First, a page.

THE mother of a Warsop Army veteran who was found hanged says her son was unable to cope with life after serving in Afghanistan and feels let down by the Ministry of Defence.
Pte Lee Bonsall (24) was discovered by his wife Serena when she returned to their home in Tenby, South Wales, on the evening of 3rd March.
Lee’s family believe his death was due to suffering from post-traumatic stress disorder (PTSD) caused in part by the loss in combat of his friend Pte Andrew Cutts, who he served alongside.
Pte Cutts, from Blidworth, served with Lee as a driver in 13 Air Assault Support Regiment, Royal Logistic Corps, in Musa Qualeh, northern Helmand province, and was killed in August 2006 while on an operation against Taliban forces.
Lee’s mother, Karen Bonsall (50), of Woodland Grove, Warsop, said her son had been devastated by the loss of his friend.
“When he came back to his bed the Stags’ flag they shared had gone, his bed (Pte Cutts’) was rolled up and there was just an empty space,” she said.
“He was very, very unhappy in the Army. He came to see the GP when he was home on leave and he gave Lee a sick note for depression but after a while the Army made him go back.”
Karen said Lee went absent without leave from the Army but did eventually return, saying he would do it again.
He took an overdose of eight paracetamol tablets and served 20 days in military prison before receiving administrative discharge in September 2007.
Karen said: “They are taught in the Army that they cannot show weakness and have to be strong - especially if they are feeling like they are disgraced. They will not ask for help.
“His friends said he was never the same again and his personality completely changed.”
The family all described Lee as a fun-loving and lively person who was ‘full of mischief’. But this changed after his time in Afghanistan.
“Sometimes he could not control his thoughts and then he would drink and cry,” Karen said.
Lee, who joined the Army in 2006 when he was 18, met his wife Serena (24) while on holiday in the Dominican Republic.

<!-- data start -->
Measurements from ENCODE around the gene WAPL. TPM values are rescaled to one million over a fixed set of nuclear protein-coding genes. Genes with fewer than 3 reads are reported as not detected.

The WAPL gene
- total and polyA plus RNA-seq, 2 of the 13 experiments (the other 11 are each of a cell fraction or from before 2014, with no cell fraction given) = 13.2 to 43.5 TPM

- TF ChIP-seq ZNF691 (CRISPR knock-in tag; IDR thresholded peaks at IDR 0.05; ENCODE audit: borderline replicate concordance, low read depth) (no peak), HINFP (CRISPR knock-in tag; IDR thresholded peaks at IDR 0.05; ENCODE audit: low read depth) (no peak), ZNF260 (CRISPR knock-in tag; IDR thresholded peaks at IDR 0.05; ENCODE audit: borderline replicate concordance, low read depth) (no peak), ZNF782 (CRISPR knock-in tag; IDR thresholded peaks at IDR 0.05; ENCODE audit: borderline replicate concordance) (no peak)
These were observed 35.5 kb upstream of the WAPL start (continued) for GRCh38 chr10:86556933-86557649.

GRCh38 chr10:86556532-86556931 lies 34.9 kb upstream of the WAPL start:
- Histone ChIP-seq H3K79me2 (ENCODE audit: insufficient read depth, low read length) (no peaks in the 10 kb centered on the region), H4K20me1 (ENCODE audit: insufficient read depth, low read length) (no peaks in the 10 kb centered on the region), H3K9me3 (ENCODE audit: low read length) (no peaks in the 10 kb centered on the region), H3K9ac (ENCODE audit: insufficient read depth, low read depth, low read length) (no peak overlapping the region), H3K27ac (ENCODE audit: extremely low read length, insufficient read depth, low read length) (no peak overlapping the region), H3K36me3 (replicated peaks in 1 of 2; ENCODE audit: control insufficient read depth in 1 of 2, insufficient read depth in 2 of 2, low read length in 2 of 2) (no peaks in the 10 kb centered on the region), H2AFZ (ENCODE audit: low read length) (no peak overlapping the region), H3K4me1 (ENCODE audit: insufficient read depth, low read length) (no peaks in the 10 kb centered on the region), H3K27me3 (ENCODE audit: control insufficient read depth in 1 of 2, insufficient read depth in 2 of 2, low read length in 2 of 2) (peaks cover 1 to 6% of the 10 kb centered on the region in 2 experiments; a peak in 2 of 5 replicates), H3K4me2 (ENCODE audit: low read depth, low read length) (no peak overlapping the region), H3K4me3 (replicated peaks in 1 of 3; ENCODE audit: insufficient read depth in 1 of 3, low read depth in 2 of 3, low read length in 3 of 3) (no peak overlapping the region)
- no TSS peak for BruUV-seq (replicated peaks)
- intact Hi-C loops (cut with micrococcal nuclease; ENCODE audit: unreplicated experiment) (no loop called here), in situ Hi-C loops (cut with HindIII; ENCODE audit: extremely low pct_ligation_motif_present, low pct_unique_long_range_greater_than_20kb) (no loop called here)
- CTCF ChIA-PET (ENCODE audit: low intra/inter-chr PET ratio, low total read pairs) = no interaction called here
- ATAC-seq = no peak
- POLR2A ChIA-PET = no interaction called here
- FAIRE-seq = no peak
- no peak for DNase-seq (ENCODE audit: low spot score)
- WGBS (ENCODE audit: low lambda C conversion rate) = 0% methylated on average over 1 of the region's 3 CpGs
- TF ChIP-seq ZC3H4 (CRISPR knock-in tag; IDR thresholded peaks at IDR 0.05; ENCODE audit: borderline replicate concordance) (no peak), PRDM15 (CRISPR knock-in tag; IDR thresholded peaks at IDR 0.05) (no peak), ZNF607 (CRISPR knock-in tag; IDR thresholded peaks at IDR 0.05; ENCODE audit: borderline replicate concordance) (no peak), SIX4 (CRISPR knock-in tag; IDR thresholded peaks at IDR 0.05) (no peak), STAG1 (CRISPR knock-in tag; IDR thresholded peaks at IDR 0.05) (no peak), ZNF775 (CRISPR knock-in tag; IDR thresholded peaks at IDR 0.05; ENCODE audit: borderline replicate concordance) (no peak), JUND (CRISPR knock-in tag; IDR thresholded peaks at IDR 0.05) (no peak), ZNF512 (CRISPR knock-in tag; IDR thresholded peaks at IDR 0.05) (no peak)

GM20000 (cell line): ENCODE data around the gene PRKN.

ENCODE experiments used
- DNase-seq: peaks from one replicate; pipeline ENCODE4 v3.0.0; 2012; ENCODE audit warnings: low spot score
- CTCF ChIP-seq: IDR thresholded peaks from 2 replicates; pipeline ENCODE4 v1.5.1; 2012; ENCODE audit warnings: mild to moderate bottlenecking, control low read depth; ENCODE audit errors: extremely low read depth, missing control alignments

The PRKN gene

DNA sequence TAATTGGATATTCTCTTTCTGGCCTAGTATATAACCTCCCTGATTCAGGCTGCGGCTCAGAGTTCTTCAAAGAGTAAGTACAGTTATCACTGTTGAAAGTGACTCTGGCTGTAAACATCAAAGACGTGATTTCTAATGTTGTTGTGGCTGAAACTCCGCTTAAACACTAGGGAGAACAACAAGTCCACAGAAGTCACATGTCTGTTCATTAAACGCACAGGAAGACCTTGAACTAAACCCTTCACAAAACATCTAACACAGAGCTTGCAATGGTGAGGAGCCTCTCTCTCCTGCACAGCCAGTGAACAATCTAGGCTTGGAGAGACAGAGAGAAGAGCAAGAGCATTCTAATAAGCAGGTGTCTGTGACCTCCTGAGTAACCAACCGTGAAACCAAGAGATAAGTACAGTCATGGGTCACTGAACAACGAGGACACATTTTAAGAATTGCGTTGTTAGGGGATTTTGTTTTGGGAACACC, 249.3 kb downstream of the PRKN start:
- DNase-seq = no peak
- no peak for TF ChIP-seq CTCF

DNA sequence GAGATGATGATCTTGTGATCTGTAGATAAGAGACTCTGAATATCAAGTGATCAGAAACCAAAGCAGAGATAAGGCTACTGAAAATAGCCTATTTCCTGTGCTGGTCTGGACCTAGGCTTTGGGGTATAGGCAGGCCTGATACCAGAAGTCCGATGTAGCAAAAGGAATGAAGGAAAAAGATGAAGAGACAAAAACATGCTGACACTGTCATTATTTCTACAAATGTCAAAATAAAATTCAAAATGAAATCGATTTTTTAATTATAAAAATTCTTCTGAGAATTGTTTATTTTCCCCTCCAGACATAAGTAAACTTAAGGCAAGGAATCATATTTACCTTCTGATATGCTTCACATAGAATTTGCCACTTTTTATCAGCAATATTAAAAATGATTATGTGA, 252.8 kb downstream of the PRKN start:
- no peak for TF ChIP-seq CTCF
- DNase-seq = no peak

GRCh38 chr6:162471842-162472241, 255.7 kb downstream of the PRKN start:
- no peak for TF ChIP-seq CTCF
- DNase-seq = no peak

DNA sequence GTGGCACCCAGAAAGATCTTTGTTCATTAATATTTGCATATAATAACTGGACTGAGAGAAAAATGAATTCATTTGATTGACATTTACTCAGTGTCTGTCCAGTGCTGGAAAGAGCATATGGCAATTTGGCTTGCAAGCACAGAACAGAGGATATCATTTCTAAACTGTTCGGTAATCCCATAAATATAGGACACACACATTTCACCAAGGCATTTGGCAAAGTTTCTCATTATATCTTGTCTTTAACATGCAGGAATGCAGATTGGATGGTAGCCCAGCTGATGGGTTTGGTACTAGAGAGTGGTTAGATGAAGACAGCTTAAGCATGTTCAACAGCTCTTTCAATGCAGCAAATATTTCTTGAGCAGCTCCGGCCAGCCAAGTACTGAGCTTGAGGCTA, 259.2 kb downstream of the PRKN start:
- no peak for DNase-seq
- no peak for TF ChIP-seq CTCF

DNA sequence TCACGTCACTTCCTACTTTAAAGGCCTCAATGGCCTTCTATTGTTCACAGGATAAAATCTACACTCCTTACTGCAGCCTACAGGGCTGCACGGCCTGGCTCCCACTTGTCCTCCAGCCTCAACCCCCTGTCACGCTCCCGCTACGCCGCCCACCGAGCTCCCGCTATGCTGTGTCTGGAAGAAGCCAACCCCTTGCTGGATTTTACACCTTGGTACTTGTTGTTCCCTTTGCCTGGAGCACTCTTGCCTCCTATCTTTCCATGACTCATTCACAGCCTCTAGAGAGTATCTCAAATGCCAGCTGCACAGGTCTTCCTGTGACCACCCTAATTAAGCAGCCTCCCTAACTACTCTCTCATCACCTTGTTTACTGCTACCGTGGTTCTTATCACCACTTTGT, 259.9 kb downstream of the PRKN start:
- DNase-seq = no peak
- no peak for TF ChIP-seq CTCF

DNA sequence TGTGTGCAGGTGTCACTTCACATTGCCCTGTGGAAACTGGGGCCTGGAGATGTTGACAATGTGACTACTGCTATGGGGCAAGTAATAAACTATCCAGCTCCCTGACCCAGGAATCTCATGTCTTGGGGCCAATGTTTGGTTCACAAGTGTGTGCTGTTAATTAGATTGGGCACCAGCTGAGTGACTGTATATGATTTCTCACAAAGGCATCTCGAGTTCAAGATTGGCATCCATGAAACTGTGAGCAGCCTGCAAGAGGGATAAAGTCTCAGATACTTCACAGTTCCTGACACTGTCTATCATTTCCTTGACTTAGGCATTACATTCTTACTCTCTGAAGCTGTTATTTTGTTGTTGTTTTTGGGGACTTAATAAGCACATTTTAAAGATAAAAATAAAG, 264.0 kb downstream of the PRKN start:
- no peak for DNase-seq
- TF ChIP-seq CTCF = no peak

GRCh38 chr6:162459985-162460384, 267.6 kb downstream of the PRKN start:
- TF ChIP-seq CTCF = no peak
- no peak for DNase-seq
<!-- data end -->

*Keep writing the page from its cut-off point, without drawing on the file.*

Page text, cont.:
He moved to Tenby to live with Serena and the couple married in July last year.
Serena and the rest of the family said one of their favourite memories of Lee was on his wedding day.
Serena said: “When I was walking down the aisle he said ‘I do not want to look until you are halfway down’. When he did he just burst into laughter and looked so beautiful.”
After returning from Afghanistan, Lee had various driving jobs and most recently worked at Sainsbury’s as a sales assistant in Tenby.
The family were shocked by Lee’s sudden death as he and Serena had planned to have friends to stay and were planning a holiday in Tunisia.
Said mother-of-three Karen: “When he started going absent without leave they should have asked why.”
Serena added: “It does not matter why you have come out, you should have help.”
An MOD spokesman said yesterday: “The mental health of service personnel is a top priority and we have robust systems in place to identify and treat those with mental health issues including when deployed on operations.
“The MoD’s highly experienced mental health professionals deliver high quality treatment at the dedicated Departments of Community Mental Health clinics both in the UK and overseas.”
Lee is also survived by his brother Dan Booth, father Ken Bonsall, sister Trudi Owen, and nieces Lola, Darcy and Lyla.
His funeral will be held at Warsop Parish Church on Friday at 2.30pm and a wake will be held afterwards at the Black Market. The family have asked for donations to veterans’ support charity Braveheart rather than flowers. To donate visit www.braveheartprogramme.org.
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